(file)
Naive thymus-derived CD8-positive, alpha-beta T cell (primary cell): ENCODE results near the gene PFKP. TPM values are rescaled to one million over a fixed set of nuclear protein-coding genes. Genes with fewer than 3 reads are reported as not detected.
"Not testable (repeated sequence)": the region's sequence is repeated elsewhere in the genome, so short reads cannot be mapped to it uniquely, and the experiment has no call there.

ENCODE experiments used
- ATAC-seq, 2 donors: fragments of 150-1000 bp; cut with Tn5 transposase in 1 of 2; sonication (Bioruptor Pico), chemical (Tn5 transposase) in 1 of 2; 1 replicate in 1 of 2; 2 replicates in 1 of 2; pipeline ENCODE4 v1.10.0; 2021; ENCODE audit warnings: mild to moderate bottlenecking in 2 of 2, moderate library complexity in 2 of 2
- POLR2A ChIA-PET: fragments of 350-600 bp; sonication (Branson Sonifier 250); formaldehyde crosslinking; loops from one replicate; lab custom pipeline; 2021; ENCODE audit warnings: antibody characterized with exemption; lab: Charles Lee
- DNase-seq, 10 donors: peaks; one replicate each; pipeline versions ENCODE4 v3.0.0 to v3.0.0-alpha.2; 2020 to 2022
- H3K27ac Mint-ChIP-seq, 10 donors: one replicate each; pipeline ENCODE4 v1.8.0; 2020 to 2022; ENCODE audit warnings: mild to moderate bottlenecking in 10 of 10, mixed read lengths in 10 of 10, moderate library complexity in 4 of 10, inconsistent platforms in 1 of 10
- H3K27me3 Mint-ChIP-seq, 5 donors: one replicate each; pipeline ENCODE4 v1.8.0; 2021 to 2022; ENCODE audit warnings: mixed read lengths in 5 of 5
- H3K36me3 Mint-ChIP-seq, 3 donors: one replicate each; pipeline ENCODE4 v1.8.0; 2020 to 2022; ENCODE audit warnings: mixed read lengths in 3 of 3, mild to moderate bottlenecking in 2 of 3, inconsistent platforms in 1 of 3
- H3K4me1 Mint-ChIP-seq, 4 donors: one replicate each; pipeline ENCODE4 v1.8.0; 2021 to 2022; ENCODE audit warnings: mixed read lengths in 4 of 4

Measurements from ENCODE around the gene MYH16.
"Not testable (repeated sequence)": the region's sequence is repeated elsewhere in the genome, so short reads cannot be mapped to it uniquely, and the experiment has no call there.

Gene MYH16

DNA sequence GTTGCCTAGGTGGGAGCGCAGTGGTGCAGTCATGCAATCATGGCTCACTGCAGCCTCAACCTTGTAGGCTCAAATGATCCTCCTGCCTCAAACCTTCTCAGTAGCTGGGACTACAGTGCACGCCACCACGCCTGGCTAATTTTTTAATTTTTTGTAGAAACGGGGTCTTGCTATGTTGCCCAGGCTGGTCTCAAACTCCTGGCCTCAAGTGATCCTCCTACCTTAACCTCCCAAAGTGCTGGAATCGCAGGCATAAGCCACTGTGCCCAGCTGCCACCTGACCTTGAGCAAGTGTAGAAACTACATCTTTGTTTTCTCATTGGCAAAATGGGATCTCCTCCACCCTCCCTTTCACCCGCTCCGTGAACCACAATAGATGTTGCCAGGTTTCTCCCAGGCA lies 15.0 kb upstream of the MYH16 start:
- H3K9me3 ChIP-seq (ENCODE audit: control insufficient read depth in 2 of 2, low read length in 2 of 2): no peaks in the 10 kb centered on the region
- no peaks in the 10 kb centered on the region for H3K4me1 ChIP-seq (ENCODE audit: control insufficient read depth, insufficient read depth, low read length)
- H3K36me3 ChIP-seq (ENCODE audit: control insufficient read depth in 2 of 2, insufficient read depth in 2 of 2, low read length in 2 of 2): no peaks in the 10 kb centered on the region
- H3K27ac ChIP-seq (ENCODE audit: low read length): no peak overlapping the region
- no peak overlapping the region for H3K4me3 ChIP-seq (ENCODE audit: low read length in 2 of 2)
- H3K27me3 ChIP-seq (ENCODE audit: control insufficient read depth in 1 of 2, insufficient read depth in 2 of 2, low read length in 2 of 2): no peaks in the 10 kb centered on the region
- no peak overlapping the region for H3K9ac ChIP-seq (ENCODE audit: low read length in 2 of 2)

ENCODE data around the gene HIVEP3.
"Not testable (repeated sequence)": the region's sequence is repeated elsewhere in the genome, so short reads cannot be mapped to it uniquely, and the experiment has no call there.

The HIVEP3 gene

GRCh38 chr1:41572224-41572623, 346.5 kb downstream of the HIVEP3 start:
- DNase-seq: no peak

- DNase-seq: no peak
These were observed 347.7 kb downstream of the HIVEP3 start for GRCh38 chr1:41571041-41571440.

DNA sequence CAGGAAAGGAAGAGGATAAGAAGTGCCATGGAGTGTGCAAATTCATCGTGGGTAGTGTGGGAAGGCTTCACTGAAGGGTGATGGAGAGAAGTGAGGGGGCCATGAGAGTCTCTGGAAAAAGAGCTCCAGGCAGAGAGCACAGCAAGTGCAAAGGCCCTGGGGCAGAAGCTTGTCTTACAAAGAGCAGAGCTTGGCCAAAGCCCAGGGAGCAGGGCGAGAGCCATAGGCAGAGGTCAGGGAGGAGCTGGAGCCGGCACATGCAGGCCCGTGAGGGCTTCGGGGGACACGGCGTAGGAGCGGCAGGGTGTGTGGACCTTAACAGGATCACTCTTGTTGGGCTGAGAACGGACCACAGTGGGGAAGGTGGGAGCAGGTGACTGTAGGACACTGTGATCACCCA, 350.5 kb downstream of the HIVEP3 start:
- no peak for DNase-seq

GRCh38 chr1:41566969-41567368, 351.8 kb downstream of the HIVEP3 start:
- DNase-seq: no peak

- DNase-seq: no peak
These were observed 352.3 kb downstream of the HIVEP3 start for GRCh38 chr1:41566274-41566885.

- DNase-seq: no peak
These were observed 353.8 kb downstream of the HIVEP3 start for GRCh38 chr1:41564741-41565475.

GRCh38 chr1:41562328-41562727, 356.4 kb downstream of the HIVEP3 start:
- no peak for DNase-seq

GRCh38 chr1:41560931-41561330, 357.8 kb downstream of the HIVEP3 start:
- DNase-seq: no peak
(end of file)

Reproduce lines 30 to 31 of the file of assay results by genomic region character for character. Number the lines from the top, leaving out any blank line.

- no peak for DNase-seq

GRCh38 chr1:41566969-41567368, 351.8 kb downstream of the HIVEP3 start: